As lockdowns ease across many parts of the world, one of the topics on everyone’s lips is how we return to our offices safely. Experts, journalists and corporations across the world have been casting their vote on what the world of work might look like, and some of the questions we’ve been considering at The Argyll Club are if we will see our commute into the office reduce its reliance on crowded trains and increasingly hinge on a cycle or walk, and whether this will reshape our understanding of an ‘office’?
What are the facts?
At The Argyll Club in London, we surveyed recent requests from our members to see what they were demanding from their offices, and two noticeable trends emerged: the desire for a safe, healthy commute and support in creating a working week that a team can split between the office and home.
Our survey found that 80% of our members require secure bike storage in their workspaces, as well as shower facilities. Clearly, demand for commutes where individuals can enjoy being outside in the fresh air is on the up, and this coincides with increased interest in workspaces conveniently located closer to the suburbs. In London, this translated to a 10% rise in enquiries about workspaces in Belgravia, Knightsbridge and Chelsea, away from the typically busier business hubs in the city centre. We have also seen a surge in demand for products like virtual office addresses, offices to rent by the day and drop-in membership to our coworking spaces and business lounges.
Two wheels prove best
So, while businesses are busy adapting workspaces with social distancing, increased cleaning schedules, masks and sanitizer, they should be careful not to miss this opportunity to provide their teams with a healthier way into work.
With cycle initiatives like ‘Bike New York’, Berlin’s pop-up cycle lanes and the StreetSpace initiative in London, there are already schemes in place across the world that can help facilitate new ways of living and working post lockdown.
Employers should consider how they could use these schemes, as well as workplaces that offer facilities like bike storage and showers, to support employees’ new-found desires to cycle to work.
Space when you need it
During this pandemic, everyone has been exposed to new styles of working and modes of thinking – take the recent study from Cass Business School, IESE Business School and SD Worx, which found that 65% of British white-collar workers are working remotely during the crisis, almost half of whom had never done so before. As such, it’s natural that we are all reconsidering things that we previously thought were cemented – like the way we get to work and where we work best.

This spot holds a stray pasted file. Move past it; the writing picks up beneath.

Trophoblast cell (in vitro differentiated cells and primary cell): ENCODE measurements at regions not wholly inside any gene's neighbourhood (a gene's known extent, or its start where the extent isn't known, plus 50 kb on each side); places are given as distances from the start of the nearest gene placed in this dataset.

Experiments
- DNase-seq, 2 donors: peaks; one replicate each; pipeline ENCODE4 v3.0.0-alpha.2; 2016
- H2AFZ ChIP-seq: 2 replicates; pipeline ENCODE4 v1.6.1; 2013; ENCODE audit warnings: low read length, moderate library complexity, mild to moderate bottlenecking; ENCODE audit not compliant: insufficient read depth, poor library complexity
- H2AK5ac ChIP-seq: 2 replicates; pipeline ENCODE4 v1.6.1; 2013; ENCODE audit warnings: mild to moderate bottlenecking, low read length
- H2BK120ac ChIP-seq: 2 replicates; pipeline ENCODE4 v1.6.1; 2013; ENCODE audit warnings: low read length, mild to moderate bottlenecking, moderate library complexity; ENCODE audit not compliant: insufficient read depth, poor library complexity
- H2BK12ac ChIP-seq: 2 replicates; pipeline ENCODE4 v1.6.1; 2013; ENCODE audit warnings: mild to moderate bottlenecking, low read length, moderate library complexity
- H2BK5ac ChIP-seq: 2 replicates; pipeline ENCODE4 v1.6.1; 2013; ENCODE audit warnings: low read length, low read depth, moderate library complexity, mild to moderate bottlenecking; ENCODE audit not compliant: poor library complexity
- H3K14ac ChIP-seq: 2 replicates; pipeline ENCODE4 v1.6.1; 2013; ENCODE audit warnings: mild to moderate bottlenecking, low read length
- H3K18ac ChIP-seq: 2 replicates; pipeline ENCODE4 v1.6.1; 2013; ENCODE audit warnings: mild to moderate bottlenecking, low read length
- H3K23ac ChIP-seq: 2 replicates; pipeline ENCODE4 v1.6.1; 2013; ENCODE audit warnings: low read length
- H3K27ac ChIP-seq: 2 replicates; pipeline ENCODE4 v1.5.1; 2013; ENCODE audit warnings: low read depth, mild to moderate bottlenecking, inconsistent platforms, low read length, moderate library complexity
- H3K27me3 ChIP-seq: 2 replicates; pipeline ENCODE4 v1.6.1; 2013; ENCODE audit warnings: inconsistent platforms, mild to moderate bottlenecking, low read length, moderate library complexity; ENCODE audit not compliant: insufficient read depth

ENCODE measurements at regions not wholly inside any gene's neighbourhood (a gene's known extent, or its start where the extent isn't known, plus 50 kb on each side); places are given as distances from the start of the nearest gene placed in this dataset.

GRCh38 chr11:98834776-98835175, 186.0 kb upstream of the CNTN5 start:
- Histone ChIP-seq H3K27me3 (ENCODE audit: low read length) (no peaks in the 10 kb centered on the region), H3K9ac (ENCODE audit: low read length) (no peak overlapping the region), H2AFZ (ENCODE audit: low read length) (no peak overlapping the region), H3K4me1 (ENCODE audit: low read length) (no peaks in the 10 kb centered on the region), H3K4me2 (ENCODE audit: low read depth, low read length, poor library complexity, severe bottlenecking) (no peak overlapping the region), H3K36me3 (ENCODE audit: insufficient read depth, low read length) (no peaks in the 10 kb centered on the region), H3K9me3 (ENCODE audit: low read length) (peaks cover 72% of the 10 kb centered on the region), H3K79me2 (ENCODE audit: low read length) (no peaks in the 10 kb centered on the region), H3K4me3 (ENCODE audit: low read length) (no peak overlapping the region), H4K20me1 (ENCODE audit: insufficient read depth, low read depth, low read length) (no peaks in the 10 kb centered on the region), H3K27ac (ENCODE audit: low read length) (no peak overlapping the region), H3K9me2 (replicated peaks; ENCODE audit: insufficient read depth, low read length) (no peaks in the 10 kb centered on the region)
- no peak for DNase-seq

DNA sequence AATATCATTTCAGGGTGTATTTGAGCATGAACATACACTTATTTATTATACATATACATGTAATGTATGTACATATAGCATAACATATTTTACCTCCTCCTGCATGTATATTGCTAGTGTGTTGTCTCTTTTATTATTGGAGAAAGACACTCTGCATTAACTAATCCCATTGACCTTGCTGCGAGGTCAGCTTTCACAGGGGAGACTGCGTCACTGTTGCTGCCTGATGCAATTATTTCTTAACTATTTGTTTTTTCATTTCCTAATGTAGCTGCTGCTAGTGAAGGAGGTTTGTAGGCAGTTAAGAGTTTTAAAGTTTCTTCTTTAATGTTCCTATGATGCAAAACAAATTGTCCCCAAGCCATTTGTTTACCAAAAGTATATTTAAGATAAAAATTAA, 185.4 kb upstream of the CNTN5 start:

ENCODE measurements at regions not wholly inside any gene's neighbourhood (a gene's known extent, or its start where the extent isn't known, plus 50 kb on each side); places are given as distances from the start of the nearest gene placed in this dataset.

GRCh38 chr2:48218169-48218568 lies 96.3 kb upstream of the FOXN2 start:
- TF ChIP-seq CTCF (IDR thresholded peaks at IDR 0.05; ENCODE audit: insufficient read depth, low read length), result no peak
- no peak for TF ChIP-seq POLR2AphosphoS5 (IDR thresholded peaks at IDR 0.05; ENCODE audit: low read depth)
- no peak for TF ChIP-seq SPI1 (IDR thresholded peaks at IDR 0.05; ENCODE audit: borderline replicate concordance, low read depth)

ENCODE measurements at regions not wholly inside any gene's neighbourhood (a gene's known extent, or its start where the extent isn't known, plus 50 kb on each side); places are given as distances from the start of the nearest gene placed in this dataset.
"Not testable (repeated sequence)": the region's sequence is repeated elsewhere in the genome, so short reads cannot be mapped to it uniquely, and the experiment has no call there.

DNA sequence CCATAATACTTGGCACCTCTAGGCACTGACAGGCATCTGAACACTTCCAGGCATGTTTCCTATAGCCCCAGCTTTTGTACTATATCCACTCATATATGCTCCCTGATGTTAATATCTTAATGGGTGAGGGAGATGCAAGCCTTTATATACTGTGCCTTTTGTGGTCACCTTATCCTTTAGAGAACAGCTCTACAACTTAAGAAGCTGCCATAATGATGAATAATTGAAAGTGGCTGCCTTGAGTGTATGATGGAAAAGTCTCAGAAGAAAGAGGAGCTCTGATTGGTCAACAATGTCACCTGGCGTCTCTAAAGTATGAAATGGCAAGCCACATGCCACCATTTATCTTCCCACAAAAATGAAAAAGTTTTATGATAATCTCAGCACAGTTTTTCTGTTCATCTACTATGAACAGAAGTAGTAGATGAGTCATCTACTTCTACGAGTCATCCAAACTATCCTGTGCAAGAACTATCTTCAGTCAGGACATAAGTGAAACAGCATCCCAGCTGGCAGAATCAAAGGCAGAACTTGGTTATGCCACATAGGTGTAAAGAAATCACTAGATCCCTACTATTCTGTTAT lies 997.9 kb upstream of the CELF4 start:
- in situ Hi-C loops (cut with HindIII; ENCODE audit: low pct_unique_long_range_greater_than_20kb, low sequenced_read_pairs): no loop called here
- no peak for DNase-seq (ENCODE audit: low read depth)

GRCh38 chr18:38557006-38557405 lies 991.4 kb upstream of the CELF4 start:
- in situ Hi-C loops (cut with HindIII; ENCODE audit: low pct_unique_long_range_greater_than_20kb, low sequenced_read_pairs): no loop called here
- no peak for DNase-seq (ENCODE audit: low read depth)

Of course, everyone’s now looking for clean and socially distanced offices, but recent discussions with our members also show that many are using this period as an opportunity to introduce more agile working practices into their business model. For example, we have seen an uptick in demand for virtual offices, which allow a team to work remotely but the business itself to retain its roots (and mail and call handling services) in the city with access to meeting rooms when required. Also, we’re seeing a new flexible workspace solution emerge – a ‘day office’.
It’s a simple concept: an office just for the day, whenever and wherever you need it, which allows you to seamlessly transition from home to office throughout the week. As such, it doesn’t compromise on any of the amenities of typical serviced offices and co-working spaces, but does help remove the financial burden of a long-term lease.
This could well be the future of work for many thriving businesses – commercially sensible for businesses and positive for employees’ work-life balance. In fact, a savvy employer can book an office for the day located close to the particular team that is using it. For example, in London, you could select a space in Chelsea if the team you’d like to work together that day is based in the South West suburbs, so they can more easily cycle or walk to work.
However, just because the office is flexible, it doesn’t mean that employee engagement and wellness have to be compromised. Workspaces that still have tech and administrative support, as well as productive break-out spaces and private phone booths, are easily available. The key is incentivising teams back into the office by offering a seamless and engaging workspace when required, whilst keeping their safety and wellness at the centre of all decision making. Products like this mean that each week can be different, and teams come into the office only when they want or need to.
A balancing act
With millions of workers suddenly thrust into remote working, lockdowns have given new importance to maintaining a healthy work-life balance. As such, the return to work must be rooted in each individual’s needs and desires, with offices that place quality, consistency and employee wellness centre-stage; this also helps businesses show employees they are taking the return to work seriously.
Employers who overlook new-found desires for cycling and walking to work could well fall behind – and perhaps a silver lining of the pandemic will be a recalibrated focus on wellness and health in the workplace. Managing this return to the office will really be a balancing act but, if we get it right, employee health and workplace wellness could benefit.